The Washington State Department of Agriculture (WSDA), the lead agency for a pesticide plan for Washington, will need an assessment of ground-water...

Contacts: Robert W Black
Date published: January 2, 2003
Status: Completed

Island County

Island County consists of two major islands, Whidbey and Camano, and lies in northern Puget Sound, north of Seattle. Whidbey Island has an area of about 165 square miles and Camano Island an area of about 45 square miles, for a total area of about 210 square miles. Ground water is the primary source of water on the islands, and the ground-water system is fairly well understood, due in part to...

Date published: January 1, 2003
Status: Completed

SUBASE Bangor

SUBASE Bangor is a 6,785 acre Navy installation located on Hood Canal in Kitsap County, Washington. Currently it serves as the home port to eight Ohio-class TRIDENT missile submarines, but historically the site served as a Naval Ammunition Depot. As a result of the historical activities at Bangor, numerous contaminated sites have been identified. Contaminants include ordnance chemicals, trace...

Date published: January 15, 2002
Status: Completed

Sammamish River Basin

Understanding the extent of contaminants in urban rivers is key to assessment of human health risks and the restoration of endangered salmon in the Pacific Northwest. This equally true for the Sammamish River Basin in northeast King County, Washington, where a new wastewater treatment plant is being considered by King County. Information is needed about the water quality of the Sammamish River...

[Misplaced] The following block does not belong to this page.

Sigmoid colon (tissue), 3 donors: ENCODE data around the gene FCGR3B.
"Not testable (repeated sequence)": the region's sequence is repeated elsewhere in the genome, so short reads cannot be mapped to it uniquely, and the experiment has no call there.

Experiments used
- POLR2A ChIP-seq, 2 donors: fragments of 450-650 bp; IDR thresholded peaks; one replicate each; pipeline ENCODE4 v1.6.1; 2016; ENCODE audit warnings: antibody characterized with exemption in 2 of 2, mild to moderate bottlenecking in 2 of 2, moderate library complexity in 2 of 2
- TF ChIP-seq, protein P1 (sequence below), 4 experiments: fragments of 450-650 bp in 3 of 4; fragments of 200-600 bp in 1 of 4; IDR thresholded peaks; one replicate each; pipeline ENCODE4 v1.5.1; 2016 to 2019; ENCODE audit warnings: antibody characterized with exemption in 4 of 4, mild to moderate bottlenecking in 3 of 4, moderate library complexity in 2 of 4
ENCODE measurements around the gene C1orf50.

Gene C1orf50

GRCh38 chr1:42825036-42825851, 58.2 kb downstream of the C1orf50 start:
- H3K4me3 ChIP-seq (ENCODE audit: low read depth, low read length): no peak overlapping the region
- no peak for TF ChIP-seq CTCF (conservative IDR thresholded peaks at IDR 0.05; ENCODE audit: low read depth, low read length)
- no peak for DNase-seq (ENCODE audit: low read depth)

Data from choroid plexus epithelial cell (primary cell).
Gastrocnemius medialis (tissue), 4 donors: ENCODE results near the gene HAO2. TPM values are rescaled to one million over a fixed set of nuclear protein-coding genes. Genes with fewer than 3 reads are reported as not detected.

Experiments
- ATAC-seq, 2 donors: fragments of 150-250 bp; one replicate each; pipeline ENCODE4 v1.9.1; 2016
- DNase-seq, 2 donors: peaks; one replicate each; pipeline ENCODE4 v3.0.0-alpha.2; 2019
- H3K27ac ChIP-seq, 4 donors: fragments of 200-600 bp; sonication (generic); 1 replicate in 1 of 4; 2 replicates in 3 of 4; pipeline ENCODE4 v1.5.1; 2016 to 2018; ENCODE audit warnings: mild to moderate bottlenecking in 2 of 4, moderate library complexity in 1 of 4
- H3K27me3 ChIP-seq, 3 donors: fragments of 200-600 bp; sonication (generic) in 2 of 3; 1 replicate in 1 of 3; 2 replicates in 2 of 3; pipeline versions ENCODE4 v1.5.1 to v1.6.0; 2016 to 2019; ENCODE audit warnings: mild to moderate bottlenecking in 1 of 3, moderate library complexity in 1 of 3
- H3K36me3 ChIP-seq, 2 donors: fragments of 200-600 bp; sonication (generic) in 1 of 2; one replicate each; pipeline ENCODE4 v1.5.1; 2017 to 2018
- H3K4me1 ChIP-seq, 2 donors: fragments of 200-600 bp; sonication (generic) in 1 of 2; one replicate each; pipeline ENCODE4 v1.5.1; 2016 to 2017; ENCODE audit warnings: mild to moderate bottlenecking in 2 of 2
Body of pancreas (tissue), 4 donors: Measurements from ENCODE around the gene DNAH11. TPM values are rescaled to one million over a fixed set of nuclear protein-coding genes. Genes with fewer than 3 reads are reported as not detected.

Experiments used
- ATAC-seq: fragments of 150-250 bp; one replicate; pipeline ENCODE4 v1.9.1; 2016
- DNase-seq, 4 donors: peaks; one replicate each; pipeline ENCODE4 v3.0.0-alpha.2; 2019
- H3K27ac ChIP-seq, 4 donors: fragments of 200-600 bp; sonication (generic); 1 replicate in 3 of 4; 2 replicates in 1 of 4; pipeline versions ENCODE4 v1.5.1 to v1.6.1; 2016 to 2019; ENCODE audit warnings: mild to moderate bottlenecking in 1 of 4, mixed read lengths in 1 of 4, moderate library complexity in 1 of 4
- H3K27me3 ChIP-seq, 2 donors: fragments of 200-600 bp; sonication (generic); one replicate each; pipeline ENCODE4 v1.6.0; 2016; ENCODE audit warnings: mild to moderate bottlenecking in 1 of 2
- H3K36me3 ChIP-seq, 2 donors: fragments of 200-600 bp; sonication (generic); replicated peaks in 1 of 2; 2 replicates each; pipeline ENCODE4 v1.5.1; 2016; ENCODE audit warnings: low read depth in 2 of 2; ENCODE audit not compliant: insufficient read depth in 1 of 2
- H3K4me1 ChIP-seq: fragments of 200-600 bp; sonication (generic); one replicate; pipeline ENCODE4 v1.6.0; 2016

Contacts: Lonna M Frans
Date published: January 14, 2002
Status: Completed

Dungeness

Located in northwestern Washington State, the Dungeness River and its tributaries drain about 200 square miles, mostly in the Olympic Mountains to the south. After emerging from the mountains, the river flows for about 11 miles northward across an area with a shallow water-table aquifer before emptying into the Strait of Juan de Fuca. Water in the Dungeness River and the shallow aquifer are...

Date published: January 12, 2002
Status: Completed

Puyallup River Basin

The Puyallup River Basin in western Washington is drained by the Puyallup River and its main tributaries, the White and Carbon Rivers. The basin supports several salmon runs and hosts a variety of recreational activities. Communities in the basin include Tacoma, Puyallup, Fife, Sumner, Orting, Auburn, and the Puyallup and Muckleshoot Tribes. The types of land use in the basin vary from forests...

Date published: January 11, 2002
Status: Completed

Hydrologic Urban Indicators